Pauls' writing abilities do not disappoint. Still quite young, he has already accrued an impressive publishing history, and has won the Pushcart Prize. His descriptions are lively, his storyline pulls us along, his sense of humor is intact.
And yet. The further I read, the more I realized, no, this was not going to be the book that I would pass on to Latvians I know, or to non-Latvians I'd like to invite a little more intimately into my multi-cultural world. The novel works as an entertaining read for non-Latvians, perhaps, but for those who do know the history and culture, well, not so much. I think my sense of humor is healthy, but I can't help feeling, for instance, that describing Latvians visiting the United States as being so dense as to put ketchup on every possible food, even bananas, craving to taste the American life, is taking the joke into the much less fun realm of ridicule. Or the Latvian mother as so eye-rollingly lacking in self-awareness as to walk Milwaukee streets wearing a Pabst hardhat with a beer can on it as if she were wearing a Parisian fashion statement. Surely not. I cringed in embarrassment. Humor is often built on slapstick and exaggeration, but would those who have no other knowledge of Latvians, perhaps never will have any other exposure than this novel, think this is what it means to be a Latvian? Bumbling fools?
Perhaps even more worthy of remark are some historic inaccuracies. Although this is a fictional work, even fiction must keep its feet firmly on factually solid ground before branching into fantasy. One such example is the allusion to Latvia's president, Karlis Ulmanis, and his attempt to escape to Finland during the Soviet invasion of World War II (see page 166). In fact, President Ulmanis held his place, broadcasting over the radio waves to the nation even as the Soviet tanks crossed the Russian border, keeping down the panic and requesting all to remain in their places, thus saving many Latvian lives. He was taken by force from his office by the occupying army, and was never seen alive again. Educated guesses are that he was deported to Siberia, where he was died in a Gulag (concentration camp), but his body has never been found.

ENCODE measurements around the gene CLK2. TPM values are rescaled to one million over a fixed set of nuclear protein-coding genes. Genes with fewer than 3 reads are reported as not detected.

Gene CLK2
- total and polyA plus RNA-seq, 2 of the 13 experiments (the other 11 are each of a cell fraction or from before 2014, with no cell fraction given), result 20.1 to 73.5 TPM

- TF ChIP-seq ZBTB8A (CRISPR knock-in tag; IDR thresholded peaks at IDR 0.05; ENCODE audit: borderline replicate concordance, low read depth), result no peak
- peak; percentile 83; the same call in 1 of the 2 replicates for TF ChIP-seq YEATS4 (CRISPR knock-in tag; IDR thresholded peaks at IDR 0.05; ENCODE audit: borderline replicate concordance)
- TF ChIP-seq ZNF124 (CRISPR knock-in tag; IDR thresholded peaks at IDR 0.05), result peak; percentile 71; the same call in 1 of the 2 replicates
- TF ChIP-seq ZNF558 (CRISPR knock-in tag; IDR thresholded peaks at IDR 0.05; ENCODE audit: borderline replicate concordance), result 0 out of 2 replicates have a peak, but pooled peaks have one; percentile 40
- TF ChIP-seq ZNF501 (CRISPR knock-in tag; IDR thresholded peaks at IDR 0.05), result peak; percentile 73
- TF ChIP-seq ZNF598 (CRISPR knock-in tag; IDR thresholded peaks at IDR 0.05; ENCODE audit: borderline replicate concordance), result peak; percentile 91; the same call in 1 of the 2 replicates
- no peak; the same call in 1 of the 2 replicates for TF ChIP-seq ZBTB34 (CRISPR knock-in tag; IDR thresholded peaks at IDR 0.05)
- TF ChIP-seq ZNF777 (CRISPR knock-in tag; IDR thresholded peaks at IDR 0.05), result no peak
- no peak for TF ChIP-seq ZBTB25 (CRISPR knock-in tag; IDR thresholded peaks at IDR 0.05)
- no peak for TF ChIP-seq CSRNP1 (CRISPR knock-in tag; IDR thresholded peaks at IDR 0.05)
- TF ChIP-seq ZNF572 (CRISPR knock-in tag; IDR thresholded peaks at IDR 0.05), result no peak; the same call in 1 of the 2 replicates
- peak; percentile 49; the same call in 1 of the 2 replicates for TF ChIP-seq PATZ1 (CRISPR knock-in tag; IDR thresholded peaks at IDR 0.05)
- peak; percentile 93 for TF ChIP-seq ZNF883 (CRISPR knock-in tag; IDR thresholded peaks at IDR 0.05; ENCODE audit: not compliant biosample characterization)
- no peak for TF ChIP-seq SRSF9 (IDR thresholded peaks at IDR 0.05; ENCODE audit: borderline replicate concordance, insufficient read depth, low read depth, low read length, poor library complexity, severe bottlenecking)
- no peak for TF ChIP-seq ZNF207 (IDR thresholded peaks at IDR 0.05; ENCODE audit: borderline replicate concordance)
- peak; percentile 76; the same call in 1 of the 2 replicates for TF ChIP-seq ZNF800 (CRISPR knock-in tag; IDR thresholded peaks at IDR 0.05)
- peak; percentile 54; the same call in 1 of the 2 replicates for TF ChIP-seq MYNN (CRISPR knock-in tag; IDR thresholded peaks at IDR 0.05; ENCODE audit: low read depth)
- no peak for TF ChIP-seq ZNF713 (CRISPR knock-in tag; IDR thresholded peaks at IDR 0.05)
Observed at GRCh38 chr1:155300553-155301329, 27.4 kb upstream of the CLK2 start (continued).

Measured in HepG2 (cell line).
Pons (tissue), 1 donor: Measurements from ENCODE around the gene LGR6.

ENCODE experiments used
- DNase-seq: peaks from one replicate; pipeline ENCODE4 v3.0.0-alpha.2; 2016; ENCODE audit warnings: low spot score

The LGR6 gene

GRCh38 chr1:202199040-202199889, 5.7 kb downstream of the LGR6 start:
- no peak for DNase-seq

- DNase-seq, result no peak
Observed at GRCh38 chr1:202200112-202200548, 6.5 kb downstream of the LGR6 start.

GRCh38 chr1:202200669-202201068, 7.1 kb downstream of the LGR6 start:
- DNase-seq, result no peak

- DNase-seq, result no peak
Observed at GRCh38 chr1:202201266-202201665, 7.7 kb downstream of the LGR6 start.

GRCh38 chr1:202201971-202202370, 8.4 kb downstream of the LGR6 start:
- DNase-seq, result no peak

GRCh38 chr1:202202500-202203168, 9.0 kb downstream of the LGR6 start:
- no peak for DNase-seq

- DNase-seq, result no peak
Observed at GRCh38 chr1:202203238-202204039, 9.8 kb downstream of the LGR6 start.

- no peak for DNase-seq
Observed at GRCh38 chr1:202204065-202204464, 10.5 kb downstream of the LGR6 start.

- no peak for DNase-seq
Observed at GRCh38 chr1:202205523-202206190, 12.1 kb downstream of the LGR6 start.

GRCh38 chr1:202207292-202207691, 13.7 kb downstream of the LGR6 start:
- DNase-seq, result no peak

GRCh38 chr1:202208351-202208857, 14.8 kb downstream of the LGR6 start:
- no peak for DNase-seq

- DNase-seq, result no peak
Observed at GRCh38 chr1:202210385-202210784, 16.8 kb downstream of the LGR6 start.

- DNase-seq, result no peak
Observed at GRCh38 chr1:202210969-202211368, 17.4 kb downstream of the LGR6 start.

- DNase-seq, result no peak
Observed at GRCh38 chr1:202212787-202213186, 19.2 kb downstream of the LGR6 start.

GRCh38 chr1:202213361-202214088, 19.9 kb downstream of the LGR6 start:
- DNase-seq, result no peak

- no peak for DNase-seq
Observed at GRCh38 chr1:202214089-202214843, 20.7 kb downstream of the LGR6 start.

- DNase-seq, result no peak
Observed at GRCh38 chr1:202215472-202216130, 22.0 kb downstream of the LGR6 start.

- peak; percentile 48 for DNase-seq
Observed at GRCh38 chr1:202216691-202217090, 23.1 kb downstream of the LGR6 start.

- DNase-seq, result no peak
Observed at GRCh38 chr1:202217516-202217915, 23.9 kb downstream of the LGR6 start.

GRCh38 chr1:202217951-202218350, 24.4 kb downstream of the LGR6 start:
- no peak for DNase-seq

Having finished the novel, wondering at how very different the author's experience of his Latvian roots and culture were from mine, indeed from anyone I have known with Latvian roots and having gone through the immigrant experience, I wanted to think – hey, there's always the exception to the rule. If by 1989, when this story is set, any Latvian immigrant I or my family knew had established themselves in relative financial security (the fictional Balodis family still lived in squalor), had attained some measure of their new country's education and achieved something of their own immigrant American dream, then the Balodis family was certainly a lone exception to the rule. Nor could I imagine my own father, or fathers of my friends, being so easygoing about the political lines the young man in this novel, Yuri (Juris), crossed in his lovelorn relationship with a socialist girl (my own, and dare I say any typical, Latvian father, would have gone through the roof, to put it very, very lightly).
As a reality check, I shared Red Weather with my parents, who shared it with several of their friends. Their reactions were the same. They expressed admiration for the author's skill, but also expressed a pained disappointment in the skewed image of Latvian immigrants to the U.S. The image the book leaves is of a people who are gullible, not particularly industrious, and rather dim-witted. An opportunity lost. My subjective opinion, but I'm sure shared by more than a few of my countrymen and women.